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Forbidden City
故宫博物院
Hall of Supreme Harmony 太和殿

Emperor Qianlong 乾隆 (Qiánlóng, (1711–1799) wrote the inscription above the throne, 建极绥猷 (Jiànjí Suíyóu), which says roughly, "to the god, to the people", meaning that the emperor stood between heaven and the people and was responsible to both. The duty to god comes first, but the wishes of the people are in balance. In traditional characters, the inscription is read from right to left: 猷綏極建.

The present plaque is a copy made from an old photograph found by the Museum staff after 1924 when they began the restorations and remodeling to make the Forbidden City into a museum. Yuan Shikai, the warlord who bargained his way to become the first President of the Republic, had had ambitions of founding his own dynasty 中华帝国 (Zhōnghuá dìguó), with himself as the Hongxian Emperor 洪宪 (Hóngxiàn). He had the throne removed and substituted a modern overstuffed couch and removed the plaque and couplets. Fortunately, the museum staff found the throne in storage when they took over, but could not find the plaque.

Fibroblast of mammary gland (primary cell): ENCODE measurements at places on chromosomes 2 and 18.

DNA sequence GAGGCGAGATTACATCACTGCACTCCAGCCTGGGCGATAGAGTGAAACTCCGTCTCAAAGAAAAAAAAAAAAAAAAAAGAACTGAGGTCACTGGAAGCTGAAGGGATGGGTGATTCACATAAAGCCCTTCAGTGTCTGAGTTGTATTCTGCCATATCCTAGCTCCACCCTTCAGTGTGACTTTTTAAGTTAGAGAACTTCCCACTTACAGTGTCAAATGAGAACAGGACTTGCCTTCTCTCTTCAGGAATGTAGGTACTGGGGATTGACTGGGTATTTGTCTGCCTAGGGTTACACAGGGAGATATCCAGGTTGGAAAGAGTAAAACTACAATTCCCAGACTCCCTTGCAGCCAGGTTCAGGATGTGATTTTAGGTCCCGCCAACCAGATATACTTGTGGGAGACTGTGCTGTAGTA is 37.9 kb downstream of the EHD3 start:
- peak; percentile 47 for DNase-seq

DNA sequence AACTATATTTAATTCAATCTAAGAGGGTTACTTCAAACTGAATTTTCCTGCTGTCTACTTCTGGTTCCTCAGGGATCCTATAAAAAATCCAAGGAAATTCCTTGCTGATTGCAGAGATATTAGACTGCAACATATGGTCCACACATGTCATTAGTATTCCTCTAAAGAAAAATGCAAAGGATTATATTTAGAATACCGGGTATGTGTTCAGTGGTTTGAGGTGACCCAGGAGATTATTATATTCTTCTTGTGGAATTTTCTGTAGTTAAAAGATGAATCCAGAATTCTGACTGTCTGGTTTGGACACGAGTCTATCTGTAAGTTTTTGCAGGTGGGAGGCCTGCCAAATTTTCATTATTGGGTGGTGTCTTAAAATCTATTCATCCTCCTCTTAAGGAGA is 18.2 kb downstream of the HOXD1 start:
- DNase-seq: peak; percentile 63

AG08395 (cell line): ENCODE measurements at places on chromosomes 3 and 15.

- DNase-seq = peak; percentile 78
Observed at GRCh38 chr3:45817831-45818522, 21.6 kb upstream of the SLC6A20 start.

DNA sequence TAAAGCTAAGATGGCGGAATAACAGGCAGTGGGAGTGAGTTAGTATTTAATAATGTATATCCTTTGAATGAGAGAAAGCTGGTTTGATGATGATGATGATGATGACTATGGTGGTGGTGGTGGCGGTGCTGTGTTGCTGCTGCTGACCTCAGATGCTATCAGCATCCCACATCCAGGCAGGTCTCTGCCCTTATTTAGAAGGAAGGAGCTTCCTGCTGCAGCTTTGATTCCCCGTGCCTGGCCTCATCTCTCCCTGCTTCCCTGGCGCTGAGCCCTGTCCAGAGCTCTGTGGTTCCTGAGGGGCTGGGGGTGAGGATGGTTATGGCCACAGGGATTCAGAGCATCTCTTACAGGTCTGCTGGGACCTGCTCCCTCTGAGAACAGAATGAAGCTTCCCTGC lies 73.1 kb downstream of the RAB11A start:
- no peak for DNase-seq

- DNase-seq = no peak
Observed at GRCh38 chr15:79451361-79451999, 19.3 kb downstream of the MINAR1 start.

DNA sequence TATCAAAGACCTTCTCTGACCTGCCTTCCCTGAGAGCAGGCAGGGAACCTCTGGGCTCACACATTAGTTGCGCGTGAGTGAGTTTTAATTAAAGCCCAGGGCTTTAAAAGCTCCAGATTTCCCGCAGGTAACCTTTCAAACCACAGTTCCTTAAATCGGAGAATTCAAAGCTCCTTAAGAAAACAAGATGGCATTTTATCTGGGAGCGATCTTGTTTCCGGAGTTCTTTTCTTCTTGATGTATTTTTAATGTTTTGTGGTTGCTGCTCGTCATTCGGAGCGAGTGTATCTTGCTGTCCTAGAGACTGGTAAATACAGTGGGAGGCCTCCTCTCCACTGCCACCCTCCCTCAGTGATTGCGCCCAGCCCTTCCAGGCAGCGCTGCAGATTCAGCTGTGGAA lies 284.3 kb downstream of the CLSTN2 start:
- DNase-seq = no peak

China Index >> History of Beijing in Pictures >> Forbidden City >> Hall of Supreme Harmony

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http://hua.umf.maine.edu/China/HistoricBeijing/Forbidden_City/index.html
Last update: January 2010
© Marilyn Shea, 2009